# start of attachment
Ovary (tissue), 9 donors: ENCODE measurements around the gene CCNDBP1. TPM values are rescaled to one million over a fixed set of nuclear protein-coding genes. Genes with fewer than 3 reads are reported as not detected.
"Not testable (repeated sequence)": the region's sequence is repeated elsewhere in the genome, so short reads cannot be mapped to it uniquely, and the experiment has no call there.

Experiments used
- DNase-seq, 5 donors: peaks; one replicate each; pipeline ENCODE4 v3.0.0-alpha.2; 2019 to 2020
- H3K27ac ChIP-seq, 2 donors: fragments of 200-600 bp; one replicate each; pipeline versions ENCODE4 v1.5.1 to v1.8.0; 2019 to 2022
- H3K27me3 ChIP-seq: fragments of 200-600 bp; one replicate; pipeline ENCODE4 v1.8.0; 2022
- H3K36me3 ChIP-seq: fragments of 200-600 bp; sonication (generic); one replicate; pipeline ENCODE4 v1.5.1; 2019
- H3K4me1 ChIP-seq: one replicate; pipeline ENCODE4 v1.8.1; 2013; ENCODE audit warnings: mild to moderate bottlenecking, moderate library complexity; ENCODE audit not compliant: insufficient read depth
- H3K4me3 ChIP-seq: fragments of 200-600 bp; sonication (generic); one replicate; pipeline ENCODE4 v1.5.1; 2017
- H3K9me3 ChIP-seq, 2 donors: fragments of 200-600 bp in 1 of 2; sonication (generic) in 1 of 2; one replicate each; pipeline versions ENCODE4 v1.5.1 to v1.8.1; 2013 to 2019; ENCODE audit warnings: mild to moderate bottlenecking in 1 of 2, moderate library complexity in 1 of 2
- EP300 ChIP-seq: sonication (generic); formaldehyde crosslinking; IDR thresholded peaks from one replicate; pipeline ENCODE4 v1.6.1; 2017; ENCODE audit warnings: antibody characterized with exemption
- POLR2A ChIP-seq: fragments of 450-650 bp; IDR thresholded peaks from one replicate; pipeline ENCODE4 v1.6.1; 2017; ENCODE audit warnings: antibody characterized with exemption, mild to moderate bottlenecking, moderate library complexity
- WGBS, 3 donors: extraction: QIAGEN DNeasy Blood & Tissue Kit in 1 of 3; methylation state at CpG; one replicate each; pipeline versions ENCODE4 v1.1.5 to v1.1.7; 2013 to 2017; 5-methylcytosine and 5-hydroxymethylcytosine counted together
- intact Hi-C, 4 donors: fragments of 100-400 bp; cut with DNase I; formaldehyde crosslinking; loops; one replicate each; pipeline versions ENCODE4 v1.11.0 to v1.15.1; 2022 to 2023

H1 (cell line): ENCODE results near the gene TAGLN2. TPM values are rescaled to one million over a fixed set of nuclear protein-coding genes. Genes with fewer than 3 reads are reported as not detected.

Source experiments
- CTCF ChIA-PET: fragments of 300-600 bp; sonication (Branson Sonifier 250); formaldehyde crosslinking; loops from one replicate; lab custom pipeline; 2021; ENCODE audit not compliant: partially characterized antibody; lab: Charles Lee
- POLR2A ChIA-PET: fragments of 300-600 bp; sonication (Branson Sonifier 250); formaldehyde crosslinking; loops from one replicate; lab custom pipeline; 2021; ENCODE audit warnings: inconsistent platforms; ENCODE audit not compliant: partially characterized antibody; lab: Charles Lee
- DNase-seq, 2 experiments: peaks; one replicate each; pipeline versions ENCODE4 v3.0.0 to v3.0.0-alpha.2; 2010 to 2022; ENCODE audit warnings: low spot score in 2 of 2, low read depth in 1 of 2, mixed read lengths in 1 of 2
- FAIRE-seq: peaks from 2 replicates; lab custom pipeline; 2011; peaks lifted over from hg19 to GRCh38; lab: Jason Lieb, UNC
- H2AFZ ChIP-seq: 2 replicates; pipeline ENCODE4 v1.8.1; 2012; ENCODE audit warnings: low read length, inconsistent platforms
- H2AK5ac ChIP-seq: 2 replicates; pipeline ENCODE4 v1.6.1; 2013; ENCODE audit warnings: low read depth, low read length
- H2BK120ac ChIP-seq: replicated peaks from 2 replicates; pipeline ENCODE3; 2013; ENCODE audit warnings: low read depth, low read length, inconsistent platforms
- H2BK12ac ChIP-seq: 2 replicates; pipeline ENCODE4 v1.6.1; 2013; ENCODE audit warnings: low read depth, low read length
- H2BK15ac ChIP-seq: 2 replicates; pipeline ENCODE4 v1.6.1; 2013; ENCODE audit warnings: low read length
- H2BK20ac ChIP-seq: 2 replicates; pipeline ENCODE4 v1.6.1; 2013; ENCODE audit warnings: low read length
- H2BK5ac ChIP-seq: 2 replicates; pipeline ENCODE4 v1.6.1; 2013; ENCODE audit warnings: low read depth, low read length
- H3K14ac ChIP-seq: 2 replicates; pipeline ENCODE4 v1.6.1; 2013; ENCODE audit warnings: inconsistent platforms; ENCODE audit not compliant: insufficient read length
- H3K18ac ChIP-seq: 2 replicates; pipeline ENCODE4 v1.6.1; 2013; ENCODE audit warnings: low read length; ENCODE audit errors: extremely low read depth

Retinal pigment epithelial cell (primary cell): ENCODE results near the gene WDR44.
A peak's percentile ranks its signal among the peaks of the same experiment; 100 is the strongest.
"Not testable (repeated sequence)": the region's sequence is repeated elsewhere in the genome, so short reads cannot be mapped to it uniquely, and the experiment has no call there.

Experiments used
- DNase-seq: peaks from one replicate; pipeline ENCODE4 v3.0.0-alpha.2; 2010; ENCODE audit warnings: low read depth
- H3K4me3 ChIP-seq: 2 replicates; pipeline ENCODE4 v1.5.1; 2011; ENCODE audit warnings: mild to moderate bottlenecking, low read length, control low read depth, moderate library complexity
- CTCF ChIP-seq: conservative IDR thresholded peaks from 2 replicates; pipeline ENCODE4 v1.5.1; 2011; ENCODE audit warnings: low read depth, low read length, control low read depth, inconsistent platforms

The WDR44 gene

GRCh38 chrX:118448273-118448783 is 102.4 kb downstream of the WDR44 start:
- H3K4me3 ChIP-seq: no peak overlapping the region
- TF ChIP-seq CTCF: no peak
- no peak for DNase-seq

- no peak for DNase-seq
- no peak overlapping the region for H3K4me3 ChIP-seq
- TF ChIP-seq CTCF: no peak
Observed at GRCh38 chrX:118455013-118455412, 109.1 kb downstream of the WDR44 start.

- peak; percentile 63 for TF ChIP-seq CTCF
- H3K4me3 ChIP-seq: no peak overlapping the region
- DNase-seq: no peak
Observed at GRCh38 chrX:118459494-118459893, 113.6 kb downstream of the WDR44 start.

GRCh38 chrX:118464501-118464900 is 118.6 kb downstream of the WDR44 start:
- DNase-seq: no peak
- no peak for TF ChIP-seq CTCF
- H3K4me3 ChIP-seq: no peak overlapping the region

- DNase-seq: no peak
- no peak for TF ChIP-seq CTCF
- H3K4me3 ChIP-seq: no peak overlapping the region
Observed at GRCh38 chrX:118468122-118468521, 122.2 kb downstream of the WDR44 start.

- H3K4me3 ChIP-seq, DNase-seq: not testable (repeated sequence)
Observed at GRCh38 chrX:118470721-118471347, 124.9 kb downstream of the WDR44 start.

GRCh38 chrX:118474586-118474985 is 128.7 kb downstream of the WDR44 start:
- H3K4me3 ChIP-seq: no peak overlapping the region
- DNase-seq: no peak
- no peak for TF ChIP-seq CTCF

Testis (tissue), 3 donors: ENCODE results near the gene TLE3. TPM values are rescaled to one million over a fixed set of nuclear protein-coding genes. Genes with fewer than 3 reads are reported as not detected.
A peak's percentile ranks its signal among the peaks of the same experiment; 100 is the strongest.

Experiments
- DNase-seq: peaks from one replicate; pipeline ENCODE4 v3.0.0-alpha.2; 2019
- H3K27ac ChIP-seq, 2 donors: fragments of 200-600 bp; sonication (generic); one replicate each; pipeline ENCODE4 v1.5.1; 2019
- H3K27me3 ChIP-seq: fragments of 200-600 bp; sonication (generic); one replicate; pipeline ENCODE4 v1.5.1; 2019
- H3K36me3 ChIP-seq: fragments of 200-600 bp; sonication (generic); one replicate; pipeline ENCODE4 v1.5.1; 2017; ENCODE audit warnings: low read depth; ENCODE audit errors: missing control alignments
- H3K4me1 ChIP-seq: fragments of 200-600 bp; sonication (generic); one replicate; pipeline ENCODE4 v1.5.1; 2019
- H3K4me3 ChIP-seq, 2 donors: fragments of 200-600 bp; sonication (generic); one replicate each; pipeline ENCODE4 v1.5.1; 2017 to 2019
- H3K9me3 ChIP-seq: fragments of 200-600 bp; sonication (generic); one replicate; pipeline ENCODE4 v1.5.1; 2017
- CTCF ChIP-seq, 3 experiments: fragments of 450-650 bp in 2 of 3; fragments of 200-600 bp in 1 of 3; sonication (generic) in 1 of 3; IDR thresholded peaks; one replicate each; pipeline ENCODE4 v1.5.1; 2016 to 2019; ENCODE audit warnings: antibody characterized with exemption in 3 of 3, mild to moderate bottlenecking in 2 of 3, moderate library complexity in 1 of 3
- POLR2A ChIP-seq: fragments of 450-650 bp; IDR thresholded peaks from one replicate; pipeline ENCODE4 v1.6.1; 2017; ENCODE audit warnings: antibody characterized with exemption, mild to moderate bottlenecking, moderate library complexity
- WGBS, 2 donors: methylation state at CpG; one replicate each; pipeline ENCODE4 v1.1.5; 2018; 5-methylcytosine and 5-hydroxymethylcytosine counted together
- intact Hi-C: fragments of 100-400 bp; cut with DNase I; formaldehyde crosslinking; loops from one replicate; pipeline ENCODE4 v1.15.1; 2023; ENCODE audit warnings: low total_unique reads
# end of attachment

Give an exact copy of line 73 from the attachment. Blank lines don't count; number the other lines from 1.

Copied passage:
- H3K9me3 ChIP-seq: fragments of 200-600 bp; sonication (generic); one replicate; pipeline ENCODE4 v1.5.1; 2017